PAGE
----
If during your augury of far realms you come across any other terms used in the common parlance, please leave them in the comments below, and I will note the phrase, and if given, the realm of origin.

WWI: Rift


I'm skipping the standard format this week to talk a bit about Rift. Skip down to the text below for my summary of the game, and less about me.

I'm traditionally not a fan of MMO's. In fact I am the opposite of a fan - I generally hate them. Fundamentally MMO's are about social interaction, with many people who you don't know and who have the strength of the anonymity of the internet, and let's be frank, may in fact be playing an MMO because they have trouble with actual IRL social interaction.

Can you tell I've had my loot needed by an off-class pick-up "for my alt that really needs it"?

Now before I lose all the non-players with the heavy jargon (and my god is there a lot of it. It's like a highly specialized job you pay to play.) I just want to say a few things.

Rift is Fun. It is about Fun.

Now it's an MMO - that hasn't changed, you run around and do quests. Also, it's new, so "The Very Next Patch (TM)" could magically suck all the fun out of the game. It's not something magically different; if you're not a fan of MMO's, you won't suddenly have Rift change your mind.

But it is genuinely fun to play.

Why is this? It does many of the same things that a lot of old school blogs recommend. It awesomes up the players. It doesn't require a bunch of effort to start having fun. There are things going on all the time, and you can fail at them. It rewards skillful play, but doesn't over-punish mistakes, and yet there are consequences for your choices.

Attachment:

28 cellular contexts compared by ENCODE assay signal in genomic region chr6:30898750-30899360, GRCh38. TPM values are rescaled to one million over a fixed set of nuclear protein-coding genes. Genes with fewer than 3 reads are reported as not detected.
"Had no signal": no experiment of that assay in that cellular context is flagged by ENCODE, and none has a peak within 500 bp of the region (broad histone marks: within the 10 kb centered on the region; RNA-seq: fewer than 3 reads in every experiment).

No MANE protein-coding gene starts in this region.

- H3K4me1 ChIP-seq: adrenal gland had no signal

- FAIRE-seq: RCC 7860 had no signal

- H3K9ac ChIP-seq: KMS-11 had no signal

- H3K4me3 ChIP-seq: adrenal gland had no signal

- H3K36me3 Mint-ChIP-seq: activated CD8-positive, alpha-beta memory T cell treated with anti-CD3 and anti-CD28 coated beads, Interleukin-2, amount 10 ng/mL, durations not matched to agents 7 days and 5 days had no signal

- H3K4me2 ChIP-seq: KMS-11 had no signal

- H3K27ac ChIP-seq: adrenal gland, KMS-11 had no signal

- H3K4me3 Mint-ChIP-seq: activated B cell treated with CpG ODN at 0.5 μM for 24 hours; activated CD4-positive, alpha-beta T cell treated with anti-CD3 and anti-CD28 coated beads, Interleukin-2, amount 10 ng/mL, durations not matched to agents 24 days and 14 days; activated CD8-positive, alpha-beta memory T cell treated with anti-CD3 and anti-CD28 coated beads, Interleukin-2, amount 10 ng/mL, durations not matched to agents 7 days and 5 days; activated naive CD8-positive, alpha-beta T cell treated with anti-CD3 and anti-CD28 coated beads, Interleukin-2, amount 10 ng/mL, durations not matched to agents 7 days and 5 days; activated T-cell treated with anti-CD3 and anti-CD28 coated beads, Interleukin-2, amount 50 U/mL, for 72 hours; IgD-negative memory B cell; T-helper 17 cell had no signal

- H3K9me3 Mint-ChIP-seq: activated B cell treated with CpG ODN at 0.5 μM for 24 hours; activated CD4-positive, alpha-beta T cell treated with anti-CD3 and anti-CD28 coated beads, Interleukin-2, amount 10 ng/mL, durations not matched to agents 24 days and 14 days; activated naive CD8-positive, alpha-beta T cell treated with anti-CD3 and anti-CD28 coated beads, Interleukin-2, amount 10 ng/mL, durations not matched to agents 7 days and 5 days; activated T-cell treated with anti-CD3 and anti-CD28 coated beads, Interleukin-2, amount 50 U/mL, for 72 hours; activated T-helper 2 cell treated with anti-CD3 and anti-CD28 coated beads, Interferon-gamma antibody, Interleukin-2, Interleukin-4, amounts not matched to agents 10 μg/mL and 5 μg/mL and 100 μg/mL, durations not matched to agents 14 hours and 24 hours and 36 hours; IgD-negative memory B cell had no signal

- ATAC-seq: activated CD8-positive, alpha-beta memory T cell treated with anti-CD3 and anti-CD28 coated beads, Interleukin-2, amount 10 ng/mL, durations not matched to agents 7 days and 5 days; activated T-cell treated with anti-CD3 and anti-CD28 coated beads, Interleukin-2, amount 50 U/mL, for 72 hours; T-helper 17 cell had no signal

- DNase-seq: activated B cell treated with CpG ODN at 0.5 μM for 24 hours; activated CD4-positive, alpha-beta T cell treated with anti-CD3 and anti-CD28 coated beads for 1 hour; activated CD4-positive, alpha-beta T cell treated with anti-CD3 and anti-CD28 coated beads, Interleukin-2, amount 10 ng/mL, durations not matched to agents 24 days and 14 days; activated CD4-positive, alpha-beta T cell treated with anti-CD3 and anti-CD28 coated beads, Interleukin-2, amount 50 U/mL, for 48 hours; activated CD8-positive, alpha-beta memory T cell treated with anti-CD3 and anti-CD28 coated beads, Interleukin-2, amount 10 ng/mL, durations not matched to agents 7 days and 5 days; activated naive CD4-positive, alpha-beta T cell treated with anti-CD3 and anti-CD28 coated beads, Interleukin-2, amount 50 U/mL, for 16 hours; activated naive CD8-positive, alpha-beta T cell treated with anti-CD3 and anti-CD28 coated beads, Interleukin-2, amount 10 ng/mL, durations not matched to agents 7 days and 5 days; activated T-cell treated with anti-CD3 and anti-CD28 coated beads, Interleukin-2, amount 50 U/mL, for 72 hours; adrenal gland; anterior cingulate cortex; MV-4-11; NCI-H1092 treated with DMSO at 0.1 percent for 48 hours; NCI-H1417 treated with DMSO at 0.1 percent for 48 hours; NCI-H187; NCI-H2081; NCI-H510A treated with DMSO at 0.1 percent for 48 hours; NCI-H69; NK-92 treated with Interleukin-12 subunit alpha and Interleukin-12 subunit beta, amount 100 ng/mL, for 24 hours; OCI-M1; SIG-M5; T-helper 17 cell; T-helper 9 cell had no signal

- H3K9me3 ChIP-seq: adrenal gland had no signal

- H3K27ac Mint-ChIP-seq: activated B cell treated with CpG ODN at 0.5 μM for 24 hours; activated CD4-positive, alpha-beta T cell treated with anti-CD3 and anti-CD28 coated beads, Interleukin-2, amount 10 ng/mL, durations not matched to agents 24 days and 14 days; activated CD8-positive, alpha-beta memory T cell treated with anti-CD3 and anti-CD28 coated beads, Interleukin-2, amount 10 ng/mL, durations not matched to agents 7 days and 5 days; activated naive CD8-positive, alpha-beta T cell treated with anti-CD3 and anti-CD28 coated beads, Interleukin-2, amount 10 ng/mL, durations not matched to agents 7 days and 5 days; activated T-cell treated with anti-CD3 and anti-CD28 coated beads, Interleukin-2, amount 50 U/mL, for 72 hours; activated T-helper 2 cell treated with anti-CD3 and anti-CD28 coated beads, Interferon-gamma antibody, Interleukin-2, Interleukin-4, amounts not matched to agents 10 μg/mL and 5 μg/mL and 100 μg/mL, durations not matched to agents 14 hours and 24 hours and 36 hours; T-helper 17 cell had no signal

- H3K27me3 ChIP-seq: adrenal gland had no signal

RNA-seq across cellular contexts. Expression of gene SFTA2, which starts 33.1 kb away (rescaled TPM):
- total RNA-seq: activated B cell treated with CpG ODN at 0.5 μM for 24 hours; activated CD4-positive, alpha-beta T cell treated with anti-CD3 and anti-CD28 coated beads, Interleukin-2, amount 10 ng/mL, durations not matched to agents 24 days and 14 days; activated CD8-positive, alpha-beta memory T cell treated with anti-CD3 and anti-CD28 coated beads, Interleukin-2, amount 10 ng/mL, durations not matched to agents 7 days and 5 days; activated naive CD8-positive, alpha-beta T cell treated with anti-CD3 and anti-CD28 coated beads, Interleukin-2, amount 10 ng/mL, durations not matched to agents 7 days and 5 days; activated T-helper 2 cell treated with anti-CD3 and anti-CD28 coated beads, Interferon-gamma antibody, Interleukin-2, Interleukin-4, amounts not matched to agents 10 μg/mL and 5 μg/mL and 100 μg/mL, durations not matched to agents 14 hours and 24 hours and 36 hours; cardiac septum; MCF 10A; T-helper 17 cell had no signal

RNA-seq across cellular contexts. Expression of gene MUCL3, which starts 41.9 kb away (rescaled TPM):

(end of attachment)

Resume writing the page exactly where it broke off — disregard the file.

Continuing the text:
Traditionally players "have to" do certain things to make in game content work. Rift provides many ways around that. The soul system and the fact that you can have five roles allow you to play whatever you want. You can just take stuff that is cool and looks fun and you will do just fine throughout the content. If by some chance you do need a focused build for a certain area, you can just switch roles and switch back when you're done.

Also, the fact that crap is always going on (BLAM! RIFT, OH GOD RIFT INVASION ETC.) is like playing whack-a-mole while finishing quests. You often are just going to finish something up and get sidetracked for 3 hours because you're having a good time.

And really, isn't that the point of play? To have a good time?

Now I'm not going to play it forever because I like to play a lot of different games, but right now, it's available to try for free. I've purchased the game, but I still have time on my free play.

If you'd like to try the game out for free, here's the link! What's awesome about this, is if you do this trial it will link our accounts, and we can even play together. Now maybe that's too close to your favorite blog writer, and if so, I'll be sure not to bother you. However, it could be cool.

I'm Defiant on Fayblight
and Guardian on Nyx

Just send an e-mail to the address in my profile and I'll friend you in game.

Though with free server transfers (another way Trion is trying to commit to fun being a priority) if you don't like it there, you can switch later if you like.